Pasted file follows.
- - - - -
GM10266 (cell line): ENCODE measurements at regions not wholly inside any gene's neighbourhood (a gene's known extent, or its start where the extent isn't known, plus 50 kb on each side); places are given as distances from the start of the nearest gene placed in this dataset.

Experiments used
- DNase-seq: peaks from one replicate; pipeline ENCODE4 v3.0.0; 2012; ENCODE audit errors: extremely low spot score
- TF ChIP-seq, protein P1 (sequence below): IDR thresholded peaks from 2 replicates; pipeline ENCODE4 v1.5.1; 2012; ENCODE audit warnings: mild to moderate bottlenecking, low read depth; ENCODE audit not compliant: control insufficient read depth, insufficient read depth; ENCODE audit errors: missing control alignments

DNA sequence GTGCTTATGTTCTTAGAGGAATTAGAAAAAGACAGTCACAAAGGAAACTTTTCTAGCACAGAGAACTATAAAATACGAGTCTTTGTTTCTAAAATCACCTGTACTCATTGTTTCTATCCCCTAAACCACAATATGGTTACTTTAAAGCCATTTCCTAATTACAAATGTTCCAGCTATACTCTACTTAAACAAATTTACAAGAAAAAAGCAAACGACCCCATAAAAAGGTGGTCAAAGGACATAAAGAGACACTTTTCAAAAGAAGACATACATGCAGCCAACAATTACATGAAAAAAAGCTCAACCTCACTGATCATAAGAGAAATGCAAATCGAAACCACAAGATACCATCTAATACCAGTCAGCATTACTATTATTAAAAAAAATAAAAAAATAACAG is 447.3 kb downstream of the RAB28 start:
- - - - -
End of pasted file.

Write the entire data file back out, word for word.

GM10266 (cell line): ENCODE measurements at regions not wholly inside any gene's neighbourhood (a gene's known extent, or its start where the extent isn't known, plus 50 kb on each side); places are given as distances from the start of the nearest gene placed in this dataset.

Experiments used
- DNase-seq: peaks from one replicate; pipeline ENCODE4 v3.0.0; 2012; ENCODE audit errors: extremely low spot score
- TF ChIP-seq, protein P1 (sequence below): IDR thresholded peaks from 2 replicates; pipeline ENCODE4 v1.5.1; 2012; ENCODE audit warnings: mild to moderate bottlenecking, low read depth; ENCODE audit not compliant: control insufficient read depth, insufficient read depth; ENCODE audit errors: missing control alignments

DNA sequence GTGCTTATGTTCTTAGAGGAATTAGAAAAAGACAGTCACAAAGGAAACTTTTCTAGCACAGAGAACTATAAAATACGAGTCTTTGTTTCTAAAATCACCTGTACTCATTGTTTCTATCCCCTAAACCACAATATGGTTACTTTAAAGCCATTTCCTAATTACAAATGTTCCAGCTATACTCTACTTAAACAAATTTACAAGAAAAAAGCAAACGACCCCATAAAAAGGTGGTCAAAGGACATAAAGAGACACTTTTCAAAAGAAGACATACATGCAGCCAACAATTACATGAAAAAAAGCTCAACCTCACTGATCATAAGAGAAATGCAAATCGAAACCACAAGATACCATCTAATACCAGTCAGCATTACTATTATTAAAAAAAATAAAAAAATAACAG is 447.3 kb downstream of the RAB28 start: